As of right now, ISPs have not changed their services despite the repeal of the net neutrality rules. In fact, many ISPs have publically stated they will not block or throttle but have left open the potential to charge more for some data transportation. On the contrary, just because an ISP publically states it will continue as if net neutrality is still in place does not mean it is locked into obeying that standard. As time goes on without net neutrality, look out for changes with ISPs. Many predict the changes will start small and add up over time.

How can you make a difference?

The U.S. Senate voted to reinstate the net neutrality rules repealed in December. The legislation is currently in the U.S. House of Representatives where it is given little hope of advancing. Contact your district’s representative and express your concerns over the end of net neutrality and the effects it will have on physicians and health care professionals.

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Alabama Physicians Attend AMA Meeting in Chicago to Discuss State of Health Care

Alabama Physicians Attend AMA Meeting in Chicago to Discuss State of Health Care

Pictured from left in the back are Dr. Buddy Smith Jr., Dr. Jefferson Underwood and Dr. Jerry Harrison. In front from left are Dr. Steven Furr, Medical Student Delegate Hannah Ficarino from the University of South Alabama, Dr. Jorge Alsip and Dr. John Meigs.

During the AMA’s Annual Meeting held June 8-13, 2018, the House of Delegates debated a wide range of issues and adopted policies to expedite the free exchange of key patient data between EHR systems; to make e-prescribing of controlled substances and access to state PDMPs less cumbersome, and to reduce the MIPS reporting burden. The AMA also reaffirmed its strong opposition to the legalization of physician-assisted suicide and euthanasia.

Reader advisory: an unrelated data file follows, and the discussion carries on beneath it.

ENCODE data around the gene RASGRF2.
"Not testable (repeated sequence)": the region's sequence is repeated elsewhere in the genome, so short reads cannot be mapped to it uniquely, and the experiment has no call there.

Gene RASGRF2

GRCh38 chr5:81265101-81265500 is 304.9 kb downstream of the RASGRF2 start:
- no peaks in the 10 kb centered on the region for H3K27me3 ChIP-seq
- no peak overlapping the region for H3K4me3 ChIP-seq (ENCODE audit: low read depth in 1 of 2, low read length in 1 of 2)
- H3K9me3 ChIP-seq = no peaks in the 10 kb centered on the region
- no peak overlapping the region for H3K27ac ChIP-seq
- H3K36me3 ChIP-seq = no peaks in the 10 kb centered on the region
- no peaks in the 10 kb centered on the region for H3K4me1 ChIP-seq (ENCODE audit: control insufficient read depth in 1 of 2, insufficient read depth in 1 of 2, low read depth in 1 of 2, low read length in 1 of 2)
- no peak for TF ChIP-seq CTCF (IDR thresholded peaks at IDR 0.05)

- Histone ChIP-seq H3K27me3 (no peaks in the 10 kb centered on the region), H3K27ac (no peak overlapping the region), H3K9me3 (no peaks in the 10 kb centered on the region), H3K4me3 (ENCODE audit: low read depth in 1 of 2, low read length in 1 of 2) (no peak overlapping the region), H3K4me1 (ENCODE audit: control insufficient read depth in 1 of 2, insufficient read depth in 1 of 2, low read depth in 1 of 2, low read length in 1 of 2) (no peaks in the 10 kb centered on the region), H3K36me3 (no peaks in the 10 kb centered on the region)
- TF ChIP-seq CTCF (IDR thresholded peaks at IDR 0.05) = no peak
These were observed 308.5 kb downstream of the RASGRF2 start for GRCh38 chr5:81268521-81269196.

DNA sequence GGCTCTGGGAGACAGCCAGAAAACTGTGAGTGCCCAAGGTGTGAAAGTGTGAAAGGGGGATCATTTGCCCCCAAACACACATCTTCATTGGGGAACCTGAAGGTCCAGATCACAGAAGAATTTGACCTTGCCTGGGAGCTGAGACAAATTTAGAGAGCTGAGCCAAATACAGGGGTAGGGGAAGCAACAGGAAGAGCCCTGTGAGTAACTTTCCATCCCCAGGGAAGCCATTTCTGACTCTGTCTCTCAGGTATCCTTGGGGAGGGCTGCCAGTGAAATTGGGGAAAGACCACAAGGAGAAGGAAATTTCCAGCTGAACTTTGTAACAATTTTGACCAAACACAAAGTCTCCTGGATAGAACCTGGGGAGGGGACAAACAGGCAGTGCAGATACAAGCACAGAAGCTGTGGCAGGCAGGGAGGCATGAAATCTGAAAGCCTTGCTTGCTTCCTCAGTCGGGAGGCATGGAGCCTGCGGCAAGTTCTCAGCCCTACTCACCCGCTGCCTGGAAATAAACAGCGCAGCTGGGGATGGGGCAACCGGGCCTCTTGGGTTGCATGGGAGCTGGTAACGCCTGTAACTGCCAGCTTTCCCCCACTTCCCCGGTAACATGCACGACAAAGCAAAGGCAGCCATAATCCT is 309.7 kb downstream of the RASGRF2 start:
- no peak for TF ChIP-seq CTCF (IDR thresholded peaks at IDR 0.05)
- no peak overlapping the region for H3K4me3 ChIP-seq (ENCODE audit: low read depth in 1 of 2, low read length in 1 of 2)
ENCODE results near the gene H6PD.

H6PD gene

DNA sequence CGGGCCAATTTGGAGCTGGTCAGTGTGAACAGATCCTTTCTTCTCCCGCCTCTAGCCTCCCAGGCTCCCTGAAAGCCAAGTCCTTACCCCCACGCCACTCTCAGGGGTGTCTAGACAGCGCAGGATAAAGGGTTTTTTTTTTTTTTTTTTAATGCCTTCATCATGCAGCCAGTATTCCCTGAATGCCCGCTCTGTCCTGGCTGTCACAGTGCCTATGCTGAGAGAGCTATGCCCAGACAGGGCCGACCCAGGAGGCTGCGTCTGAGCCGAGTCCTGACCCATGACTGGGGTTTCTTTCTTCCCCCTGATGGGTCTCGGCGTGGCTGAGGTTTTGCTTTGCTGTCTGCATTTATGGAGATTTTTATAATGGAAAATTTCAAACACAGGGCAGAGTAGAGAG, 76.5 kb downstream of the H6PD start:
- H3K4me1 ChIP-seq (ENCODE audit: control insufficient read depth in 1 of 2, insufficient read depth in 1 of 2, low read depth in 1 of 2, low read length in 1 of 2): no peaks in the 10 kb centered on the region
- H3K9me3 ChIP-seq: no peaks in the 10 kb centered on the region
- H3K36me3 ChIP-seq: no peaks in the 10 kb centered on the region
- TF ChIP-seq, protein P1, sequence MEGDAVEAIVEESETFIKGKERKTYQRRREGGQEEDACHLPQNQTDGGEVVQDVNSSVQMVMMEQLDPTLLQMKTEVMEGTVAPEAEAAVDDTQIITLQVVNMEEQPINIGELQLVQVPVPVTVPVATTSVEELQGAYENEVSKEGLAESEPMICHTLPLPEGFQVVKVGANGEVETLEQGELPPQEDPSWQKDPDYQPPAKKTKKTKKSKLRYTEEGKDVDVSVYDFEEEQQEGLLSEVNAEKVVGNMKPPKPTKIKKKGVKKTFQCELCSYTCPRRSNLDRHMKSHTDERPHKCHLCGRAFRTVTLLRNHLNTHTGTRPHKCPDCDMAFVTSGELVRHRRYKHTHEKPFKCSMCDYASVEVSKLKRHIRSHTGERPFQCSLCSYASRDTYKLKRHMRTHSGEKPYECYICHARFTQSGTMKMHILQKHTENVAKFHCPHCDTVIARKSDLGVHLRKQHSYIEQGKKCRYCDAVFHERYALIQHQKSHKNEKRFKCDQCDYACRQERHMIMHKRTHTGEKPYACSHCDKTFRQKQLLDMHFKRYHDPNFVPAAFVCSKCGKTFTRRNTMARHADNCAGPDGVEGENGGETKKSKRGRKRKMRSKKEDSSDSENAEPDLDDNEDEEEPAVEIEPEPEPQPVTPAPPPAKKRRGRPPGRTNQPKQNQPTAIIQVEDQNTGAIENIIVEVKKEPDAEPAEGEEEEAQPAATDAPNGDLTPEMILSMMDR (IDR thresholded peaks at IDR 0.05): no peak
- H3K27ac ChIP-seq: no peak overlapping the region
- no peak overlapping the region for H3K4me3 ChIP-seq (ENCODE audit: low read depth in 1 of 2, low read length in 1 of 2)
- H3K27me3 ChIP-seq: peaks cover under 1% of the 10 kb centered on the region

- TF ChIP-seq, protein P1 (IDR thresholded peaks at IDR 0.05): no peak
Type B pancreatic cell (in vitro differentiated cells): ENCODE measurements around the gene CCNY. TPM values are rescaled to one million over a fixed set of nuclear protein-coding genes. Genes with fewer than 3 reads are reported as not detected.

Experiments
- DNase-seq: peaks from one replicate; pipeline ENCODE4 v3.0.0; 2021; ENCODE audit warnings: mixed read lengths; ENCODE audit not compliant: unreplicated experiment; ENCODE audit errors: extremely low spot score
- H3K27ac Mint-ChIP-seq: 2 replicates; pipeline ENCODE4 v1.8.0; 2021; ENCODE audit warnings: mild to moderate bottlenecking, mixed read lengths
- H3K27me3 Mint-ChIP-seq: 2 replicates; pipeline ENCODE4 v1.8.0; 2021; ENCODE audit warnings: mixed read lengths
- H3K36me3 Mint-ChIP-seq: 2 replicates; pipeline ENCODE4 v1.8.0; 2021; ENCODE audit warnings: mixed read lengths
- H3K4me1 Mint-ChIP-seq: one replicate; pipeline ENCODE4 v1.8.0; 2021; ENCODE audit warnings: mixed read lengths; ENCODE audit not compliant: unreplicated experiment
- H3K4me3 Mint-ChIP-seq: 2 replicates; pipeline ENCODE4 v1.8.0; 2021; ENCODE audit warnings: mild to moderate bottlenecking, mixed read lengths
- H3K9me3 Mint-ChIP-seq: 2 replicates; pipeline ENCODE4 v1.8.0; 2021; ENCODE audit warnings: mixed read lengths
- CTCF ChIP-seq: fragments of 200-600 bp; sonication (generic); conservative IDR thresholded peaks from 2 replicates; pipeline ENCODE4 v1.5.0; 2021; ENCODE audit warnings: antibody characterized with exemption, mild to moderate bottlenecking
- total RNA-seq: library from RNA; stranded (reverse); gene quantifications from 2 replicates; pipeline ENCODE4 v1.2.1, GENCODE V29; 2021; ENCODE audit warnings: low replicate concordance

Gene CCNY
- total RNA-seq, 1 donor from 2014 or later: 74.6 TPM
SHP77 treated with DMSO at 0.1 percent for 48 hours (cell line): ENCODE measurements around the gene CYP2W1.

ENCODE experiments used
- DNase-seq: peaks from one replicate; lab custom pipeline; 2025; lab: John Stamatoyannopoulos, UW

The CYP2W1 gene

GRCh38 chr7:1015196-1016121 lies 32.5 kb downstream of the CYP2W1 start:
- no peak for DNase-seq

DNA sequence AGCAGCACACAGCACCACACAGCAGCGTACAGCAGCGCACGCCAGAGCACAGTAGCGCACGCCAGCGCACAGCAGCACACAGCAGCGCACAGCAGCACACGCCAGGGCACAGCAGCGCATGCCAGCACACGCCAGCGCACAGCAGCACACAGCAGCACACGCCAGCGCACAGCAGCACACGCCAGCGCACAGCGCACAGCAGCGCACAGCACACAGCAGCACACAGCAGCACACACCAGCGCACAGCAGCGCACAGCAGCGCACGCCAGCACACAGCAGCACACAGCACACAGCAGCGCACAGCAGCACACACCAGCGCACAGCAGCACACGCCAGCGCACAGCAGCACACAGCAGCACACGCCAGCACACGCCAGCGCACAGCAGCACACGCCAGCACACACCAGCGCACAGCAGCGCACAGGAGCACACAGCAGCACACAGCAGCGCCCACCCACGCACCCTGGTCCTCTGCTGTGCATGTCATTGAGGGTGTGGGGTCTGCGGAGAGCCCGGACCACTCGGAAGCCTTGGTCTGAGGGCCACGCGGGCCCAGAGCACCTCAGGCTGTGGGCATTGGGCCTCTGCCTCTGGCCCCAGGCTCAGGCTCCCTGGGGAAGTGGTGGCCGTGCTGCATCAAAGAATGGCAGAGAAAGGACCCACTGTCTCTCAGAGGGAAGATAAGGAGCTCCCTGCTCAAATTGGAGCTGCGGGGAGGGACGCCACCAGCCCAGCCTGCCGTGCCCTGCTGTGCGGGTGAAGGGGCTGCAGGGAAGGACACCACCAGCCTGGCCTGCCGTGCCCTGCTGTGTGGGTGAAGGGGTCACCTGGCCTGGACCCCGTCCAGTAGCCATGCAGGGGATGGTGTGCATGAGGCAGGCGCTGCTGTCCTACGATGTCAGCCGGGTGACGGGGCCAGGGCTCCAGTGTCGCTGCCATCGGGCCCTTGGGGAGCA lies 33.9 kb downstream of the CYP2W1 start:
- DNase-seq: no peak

Medical Association President Jefferson Underwood, M.D., joined the delegation in Chicago and represented Alabama physicians at the inauguration of the AMA’s new president, Barbara McAneny, M.D.

“The AMA House of Delegates is much like Congress in that the views of its members vary from region to region, and few members agree with every decision made by the organization. However, a state’s representation in the HOD is based on their number of AMA members, and Alabama along with the other Southeastern states are working vigorously to increase their AMA membership. I encourage our Medical Association members to also join the AMA, so we can have a greater impact on policy and help elect officers who share our views and values.” said Jorge Alsip, M.D., who chairs Alabama’s AMA Delegation.

Pictured are Association President Underwood and his wife, Sara.

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President Trump Signs VA Mission Act

President Trump Signs VA Mission Act

UPDATE JUNE 6, 2018: President Trump signed the VA Mission Act designed to increase veterans’ access to timely and private health care. The new VA law aims to combine and expand existing community care programs during the next year with intentions to roll out one centralized community care program next May.

Building off the positive changes enacted by the Choice Program, which was created in 2014 after two veterans died waiting for appointments, the Mission Act broadens the circumstances for which veterans can receive non-VA health care. Presently, veterans can seek third-party medical care if they live more than 40 miles away from a VA facility or if they must wait over 30 days for an appointment. The Mission Act will also allow veterans access to non-VA health care if they are in need of a service the VA does not offer or if their doctor thinks it is in the best interest of the patient.

With access to non-VA health care becoming more accessible, some lawmakers became fearful the new law would undermine the VA. The Mission Act recognizes this potential and includes incentives and funding to ensure the Act does not drive veterans away from the VA. The order will boost funding to allow the VA to hire more health care professionals in addition to offering scholarships to medical students willing to work for the VA.

Additionally, the new measure will help pre-9/11 veterans by giving them benefits to help cover the cost of in-home caregivers. Post-9/11 veterans already have access to such benefits. These benefits offer an alternative to institutionalized health care and will help take some of the cost of local governments.

While the Mission Act passed overwhelmingly in both the House and Senate with bi-partisan support in May 2018, there is a debate on exactly how the measure will be funded after May 2019. Sen. Richard Shelby (R-Ala.), head of the Senate Appropriations Committee, is working across party lines in both the Senate Appropriations Committee and the Veteran’s Affairs Committee to help establish the best possible funding plan for the VA Mission Act.